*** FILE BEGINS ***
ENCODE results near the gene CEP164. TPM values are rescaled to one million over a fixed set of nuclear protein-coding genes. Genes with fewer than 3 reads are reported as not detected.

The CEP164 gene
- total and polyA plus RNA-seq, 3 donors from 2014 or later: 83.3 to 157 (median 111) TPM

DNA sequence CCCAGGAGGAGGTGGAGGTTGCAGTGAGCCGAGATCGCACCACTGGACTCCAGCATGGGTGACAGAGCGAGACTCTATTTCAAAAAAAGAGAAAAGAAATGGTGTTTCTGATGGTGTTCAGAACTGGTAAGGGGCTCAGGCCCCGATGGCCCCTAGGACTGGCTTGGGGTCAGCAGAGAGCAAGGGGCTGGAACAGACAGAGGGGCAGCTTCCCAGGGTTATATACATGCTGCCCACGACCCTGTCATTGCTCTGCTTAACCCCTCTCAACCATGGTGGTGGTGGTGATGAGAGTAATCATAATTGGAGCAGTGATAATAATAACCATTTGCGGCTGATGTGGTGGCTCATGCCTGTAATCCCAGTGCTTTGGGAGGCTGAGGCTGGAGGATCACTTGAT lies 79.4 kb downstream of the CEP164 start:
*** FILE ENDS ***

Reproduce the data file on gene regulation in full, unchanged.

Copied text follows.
ENCODE results near the gene CEP164. TPM values are rescaled to one million over a fixed set of nuclear protein-coding genes. Genes with fewer than 3 reads are reported as not detected.

The CEP164 gene
- total and polyA plus RNA-seq, 3 donors from 2014 or later: 83.3 to 157 (median 111) TPM

DNA sequence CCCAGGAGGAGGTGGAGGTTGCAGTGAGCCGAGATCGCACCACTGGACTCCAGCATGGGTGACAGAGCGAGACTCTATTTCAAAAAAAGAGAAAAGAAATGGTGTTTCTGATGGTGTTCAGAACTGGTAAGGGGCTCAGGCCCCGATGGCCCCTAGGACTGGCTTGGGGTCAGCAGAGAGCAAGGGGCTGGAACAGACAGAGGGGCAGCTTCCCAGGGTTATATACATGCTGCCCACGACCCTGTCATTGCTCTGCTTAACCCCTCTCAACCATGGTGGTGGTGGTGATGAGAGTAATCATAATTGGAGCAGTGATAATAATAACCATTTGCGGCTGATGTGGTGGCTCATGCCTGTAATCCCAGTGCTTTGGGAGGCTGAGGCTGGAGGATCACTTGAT lies 79.4 kb downstream of the CEP164 start: